> power they will have to govern for *our benefit*. The realization that
> we demand *performance* rather than settling for promises is our best
> hope of keeping politicians somewhat honest.
>
> Please join other ordinary Canadians by making your vote count to take
> back control of *our* government from unaccountable transnational
> corporations.
>
> Elections are won by a combination of;
>
> Party loyalty: Strangely, many people will vote for a party even if it
> will cost them their job.
>
> Patronage: Gives no-bid contracts and sinecures in exchange for
> influencing voters
>
> Promises: Talk is cheap
>
> Performance: Vote against the party in power unless it delivers on its
> promises!.
>
> *To find out how to vote effectively in your riding, go to*
> _http://www.voteforenvironment.com/_
>
> and/or http://www.voteforclimate.ca/en/. To check their
> recommendations for yourself;
>
> 1. Find your riding at
> _http://www.elections.ca/intro.asp?section=cir&document=index〈=e
> <http://www.elections.ca/intro.asp?section=cir&document=index〈=e>_,
>
> 2. For 2006 results go to
> _http://www.elections.ca/scripts/OVR2006/default.html_. In the top
> left corner, click on the “+” beside “Tables”, click on “Table 12”,
> then scroll down to your riding,
>
> 3. For 2004 results go to
> http://www.elections.ca/scripts/OVR2004/default.html. In the top left
> corner, click on the “+” beside “Tables”, click on “Table 12”, then
> scroll down to your riding.
>
> Vote in your own self-interest, rather than to help those who are
> obscenely rich, hoping that they will be grateful and help ordinary
> folks like us. They are not known to be generous.
>
> Voting effectively now will save us years of desperate effort vainly
> trying to rescue our failing economy, medicare, free universal
> education, fresh water and climate.
>
> Please pass this on to everyone and encourage everyone to vote –
> particularly those whose disillusionment has led them to give up and
> not vote.
>
> Please feel free to comment.
>
> Happy Thanksgiving!
>
> With thanks,
>
> Bruce Edwards
>
> Mission, BC
>
> PS I am well beyond being non-partisan. I am strongly anti-partisan,
> since I realize that elected MPs seem to owe their loyalty to the
> party that paid for their campaign, rather than to voters.
>
> PPS The obvious way to prevent vote-splitting is for candidates that
> can’t win to drop out. Almost invariably^[11] <#_edn11>, they prefer
> to run with no hope of winning rather than to withdraw to benefit
> their country, the environment and even their own party. In the
> future, to eliminate those with no hope of winning, citizens could
> hold a transparent runoff election in each riding to select the
> strongest opposition candidate, then publicize the result widely so
> that voters will know who can unseat the incumbent. This will give us
> de facto Proportional Representation whether the government wants it
> or not.
>
>
> ————————————————————————
>
>
> ————————————————————————
>
>
> ————————————————————————
>
> ————————————————————————
>
> ^[1] <#_ednref1> Naomi Klein _Shock Doctrine; the Rise of Disaster
> Capitalism_ explains why Bush & Cheney gave 700 BILLION DOLLARS of
> taxpayers’ money to those who caused the disaster.
>
> ^[2] <#_ednref2>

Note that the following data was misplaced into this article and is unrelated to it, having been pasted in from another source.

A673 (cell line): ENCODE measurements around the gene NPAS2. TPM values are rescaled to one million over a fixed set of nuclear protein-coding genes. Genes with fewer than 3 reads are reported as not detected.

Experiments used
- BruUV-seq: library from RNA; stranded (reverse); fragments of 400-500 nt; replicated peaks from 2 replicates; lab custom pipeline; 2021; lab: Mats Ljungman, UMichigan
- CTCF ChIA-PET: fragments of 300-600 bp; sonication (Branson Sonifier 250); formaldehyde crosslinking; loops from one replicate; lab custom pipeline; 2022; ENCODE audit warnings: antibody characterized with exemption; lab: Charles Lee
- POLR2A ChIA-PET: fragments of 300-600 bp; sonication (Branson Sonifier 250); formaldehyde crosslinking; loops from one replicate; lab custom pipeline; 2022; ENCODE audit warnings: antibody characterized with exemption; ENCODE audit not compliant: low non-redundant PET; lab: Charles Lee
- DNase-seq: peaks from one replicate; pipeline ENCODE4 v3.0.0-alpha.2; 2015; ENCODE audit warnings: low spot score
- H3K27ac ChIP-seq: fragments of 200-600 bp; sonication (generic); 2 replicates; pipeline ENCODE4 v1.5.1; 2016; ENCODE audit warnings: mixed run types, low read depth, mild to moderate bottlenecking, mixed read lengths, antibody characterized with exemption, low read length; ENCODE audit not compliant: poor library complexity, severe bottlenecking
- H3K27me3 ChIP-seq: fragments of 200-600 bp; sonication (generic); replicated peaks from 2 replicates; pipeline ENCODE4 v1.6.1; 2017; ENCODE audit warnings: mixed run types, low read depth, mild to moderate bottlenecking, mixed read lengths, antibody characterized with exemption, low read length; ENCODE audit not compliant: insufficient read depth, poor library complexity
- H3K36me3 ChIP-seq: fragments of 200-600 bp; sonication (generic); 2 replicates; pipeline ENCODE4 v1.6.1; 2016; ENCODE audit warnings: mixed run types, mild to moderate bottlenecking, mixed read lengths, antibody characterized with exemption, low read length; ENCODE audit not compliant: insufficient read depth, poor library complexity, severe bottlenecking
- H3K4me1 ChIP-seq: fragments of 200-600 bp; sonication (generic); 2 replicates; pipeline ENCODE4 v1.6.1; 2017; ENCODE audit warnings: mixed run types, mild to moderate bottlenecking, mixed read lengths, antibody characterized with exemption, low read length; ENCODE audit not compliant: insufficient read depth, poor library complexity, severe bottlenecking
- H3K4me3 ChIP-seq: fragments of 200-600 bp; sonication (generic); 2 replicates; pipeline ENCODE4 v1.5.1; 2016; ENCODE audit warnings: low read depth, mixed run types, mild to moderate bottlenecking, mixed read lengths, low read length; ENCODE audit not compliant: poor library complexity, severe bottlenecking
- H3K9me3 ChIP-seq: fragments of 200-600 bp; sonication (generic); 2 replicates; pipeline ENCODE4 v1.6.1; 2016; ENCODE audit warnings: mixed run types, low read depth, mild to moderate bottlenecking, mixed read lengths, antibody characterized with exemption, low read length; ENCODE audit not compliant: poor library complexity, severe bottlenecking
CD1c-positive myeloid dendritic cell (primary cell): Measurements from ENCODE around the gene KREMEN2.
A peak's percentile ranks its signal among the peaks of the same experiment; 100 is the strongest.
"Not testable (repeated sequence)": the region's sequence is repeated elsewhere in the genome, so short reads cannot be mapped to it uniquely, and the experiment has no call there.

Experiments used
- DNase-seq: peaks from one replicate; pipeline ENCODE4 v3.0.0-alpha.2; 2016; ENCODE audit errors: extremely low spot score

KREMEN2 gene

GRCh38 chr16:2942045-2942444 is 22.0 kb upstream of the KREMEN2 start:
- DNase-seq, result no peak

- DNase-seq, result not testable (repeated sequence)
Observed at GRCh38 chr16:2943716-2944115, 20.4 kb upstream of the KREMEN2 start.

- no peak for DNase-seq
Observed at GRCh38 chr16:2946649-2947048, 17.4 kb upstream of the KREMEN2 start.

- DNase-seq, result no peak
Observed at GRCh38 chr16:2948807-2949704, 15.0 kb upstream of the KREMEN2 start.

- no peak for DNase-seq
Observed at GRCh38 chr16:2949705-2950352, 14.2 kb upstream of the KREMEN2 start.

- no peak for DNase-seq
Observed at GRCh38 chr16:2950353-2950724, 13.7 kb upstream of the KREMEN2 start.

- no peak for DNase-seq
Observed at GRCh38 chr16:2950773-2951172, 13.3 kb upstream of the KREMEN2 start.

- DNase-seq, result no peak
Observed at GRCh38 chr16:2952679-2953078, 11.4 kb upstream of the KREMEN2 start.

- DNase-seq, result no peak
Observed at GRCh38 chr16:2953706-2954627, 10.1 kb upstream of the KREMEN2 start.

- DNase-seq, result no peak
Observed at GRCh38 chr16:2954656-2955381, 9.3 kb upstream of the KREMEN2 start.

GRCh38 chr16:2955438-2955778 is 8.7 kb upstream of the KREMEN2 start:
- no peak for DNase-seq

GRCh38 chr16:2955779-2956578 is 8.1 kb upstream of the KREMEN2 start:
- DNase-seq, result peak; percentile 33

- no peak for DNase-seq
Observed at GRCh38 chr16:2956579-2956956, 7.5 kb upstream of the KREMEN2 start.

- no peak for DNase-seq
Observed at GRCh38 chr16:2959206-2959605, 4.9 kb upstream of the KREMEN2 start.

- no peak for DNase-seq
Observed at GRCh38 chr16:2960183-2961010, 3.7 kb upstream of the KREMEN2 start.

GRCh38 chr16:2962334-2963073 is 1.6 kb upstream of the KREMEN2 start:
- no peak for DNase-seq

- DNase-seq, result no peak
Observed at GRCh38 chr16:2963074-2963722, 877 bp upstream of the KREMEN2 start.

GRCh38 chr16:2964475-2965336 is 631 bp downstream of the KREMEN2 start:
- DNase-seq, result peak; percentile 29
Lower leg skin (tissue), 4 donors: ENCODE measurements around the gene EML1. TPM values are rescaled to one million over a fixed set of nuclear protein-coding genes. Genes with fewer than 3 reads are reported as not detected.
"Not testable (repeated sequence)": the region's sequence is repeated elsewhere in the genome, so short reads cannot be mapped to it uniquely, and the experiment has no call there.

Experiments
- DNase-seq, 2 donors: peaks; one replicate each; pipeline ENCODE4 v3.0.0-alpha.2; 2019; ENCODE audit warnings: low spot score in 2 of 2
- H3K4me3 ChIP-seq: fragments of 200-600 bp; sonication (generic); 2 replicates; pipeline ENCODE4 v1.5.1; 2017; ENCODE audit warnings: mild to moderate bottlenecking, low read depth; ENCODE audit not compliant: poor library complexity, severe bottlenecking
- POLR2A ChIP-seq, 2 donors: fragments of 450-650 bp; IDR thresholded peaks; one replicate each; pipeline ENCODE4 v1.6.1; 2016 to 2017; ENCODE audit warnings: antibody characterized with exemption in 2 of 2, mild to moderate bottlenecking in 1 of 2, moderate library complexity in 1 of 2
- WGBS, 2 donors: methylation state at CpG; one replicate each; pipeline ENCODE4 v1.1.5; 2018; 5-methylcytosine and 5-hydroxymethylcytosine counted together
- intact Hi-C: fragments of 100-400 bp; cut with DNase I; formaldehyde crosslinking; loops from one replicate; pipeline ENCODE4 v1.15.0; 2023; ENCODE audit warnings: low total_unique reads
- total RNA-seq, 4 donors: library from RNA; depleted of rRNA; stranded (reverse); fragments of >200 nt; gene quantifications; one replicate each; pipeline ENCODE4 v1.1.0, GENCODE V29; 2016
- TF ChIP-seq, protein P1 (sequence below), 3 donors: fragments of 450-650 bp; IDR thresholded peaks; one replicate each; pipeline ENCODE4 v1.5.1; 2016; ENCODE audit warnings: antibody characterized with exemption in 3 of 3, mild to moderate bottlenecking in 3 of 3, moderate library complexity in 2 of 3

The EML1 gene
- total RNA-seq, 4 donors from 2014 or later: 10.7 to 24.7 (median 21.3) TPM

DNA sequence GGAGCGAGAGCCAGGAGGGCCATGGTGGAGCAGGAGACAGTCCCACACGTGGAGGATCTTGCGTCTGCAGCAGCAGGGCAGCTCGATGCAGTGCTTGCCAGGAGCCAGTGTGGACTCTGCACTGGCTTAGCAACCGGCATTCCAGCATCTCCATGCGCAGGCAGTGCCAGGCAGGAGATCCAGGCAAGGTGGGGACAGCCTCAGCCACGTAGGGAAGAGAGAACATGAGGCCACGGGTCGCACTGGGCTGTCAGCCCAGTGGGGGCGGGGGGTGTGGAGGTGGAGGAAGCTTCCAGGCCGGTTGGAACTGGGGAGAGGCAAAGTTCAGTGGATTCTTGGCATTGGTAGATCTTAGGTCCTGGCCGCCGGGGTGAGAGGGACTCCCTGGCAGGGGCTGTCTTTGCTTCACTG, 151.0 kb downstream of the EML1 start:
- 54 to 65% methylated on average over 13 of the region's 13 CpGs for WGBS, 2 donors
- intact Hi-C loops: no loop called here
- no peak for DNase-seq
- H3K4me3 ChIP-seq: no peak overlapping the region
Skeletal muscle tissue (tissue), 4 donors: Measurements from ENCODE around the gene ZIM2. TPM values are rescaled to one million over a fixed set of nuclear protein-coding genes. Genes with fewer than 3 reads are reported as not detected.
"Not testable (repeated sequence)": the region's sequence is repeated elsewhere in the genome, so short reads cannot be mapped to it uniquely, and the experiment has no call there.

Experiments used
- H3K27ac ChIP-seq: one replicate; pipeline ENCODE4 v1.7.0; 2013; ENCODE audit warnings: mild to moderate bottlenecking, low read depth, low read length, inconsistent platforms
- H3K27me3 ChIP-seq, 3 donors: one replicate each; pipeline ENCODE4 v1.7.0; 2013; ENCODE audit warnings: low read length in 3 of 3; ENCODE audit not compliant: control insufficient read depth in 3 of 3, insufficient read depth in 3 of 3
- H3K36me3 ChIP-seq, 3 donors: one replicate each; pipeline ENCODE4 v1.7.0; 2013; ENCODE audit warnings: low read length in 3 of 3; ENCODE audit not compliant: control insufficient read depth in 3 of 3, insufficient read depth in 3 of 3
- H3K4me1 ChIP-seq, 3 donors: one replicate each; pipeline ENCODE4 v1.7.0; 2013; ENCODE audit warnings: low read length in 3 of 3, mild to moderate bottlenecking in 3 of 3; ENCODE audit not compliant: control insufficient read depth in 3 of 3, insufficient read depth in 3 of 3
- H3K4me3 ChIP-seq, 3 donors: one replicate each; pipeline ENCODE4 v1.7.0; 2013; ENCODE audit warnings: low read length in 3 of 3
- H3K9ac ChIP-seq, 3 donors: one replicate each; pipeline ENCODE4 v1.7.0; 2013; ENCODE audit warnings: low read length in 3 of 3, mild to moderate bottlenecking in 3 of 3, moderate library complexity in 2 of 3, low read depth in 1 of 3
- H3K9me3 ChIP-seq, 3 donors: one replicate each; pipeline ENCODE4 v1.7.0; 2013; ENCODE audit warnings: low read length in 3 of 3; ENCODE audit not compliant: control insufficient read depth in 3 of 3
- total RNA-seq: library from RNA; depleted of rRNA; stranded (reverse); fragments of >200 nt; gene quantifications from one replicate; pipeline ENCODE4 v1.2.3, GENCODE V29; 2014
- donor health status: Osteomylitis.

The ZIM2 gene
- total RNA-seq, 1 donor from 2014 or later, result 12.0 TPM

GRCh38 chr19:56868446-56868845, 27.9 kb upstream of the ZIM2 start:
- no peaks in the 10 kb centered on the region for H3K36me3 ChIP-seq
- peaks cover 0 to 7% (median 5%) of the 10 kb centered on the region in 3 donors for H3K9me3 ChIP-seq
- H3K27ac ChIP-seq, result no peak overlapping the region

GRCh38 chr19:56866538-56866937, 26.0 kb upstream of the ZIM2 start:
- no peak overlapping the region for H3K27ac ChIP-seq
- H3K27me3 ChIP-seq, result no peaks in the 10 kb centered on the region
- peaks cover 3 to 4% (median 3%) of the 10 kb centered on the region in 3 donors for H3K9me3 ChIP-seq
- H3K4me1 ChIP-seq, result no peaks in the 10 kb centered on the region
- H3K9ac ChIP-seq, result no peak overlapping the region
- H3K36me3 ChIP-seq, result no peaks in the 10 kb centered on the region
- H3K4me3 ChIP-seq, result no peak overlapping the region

>
http://www.theglobeandmail.com/servlet/story/RTGAM.20081008.welxnharper08/BN
Story/Front/
>
>
> ^[3] <#_ednref3> CKNW News Afghan war may cost $18 billion: report
> <http://www.cknw.com/News/National/Article.aspx?id=55387> “The war in
> Afghanistan and rebuilding that shattered country will cost Canadian
> taxpayers up to $18.1 billion – $1,500 for every household – by 2011,
> says Parliament’s budget officer.”
>
> ^[4] <#_ednref4> Progressive Economics Forum
> _http://www.progressive-economics.ca/2008/10/07/open-letter/_
>
> ^[5] <#_ednref5> compare Liberals/Conservatives in Canada,
> Democrats/Republicans in USA, and Labour/Conservatives in England.
>
> ^[6] <#_ednref6> Elections Canada
> _http://www.elections.ca/scripts/OVR2006/default.html_
>
> ^[7] <#_ednref7> _http://www.voteforclimate.ca/en/_
>
> ^[8] <#_ednref8> 2006 election; Table 7
> _http://www.elections.ca/scripts/OVR2006/default.html_
>
> ^[9] <#_ednref9> Naomi Wolf _The End of America: Letter of Warning to
> a Young Patriot_. This may be the most important 200 page book that
> you will ever read.
>
> ^
>
> ^[10] <#_ednref10>
> _http://www.cbc.ca/news/canadavotes/story/2008/09/24/f-minority.html_
> “.The surprising element in the majority-minority debate is that the
> history books suggest that minority Parliaments have been remarkably
> successful in the legislation they negotiate.
>
> Most successful by any measure were Lester Pearson’s two minority
> governments between 1963 and 1968. Among the Pearson reforms were the
> Canada Pension Plan, the Guaranteed Income Supplement, student loans,
> increased transfers to the provinces, and, above all, medicare.
>
> Although they have not yet won the sanction of history, Harper’s
> Conservatives managed to win approval for measures as diverse as his
> Accountabilty Act, the war in Afghanistan, changes to the Election Act
> and approval of the softwood lumber agreement with the U.S. .”
>
> ^[11] <#_ednref11>
> _http://www.cbc.ca/news/canadavotes/story/2008/10/09/green-liberal.html_
> “The Canadian Press; A Quebec candidate for the Green party withdrew
> Thursday from the campaign for next Tuesday’s election and threw her
> support to the Liberals. Danielle Moreau, who is running in
> Longueuil-Pierre-Boucher riding, said she made the decision to rally
> behind her Liberal rival Ryan Hillier because she can’t win.”
>

Written by Stephen Rees

October 14, 2008 at 7:01 am

Posted in politics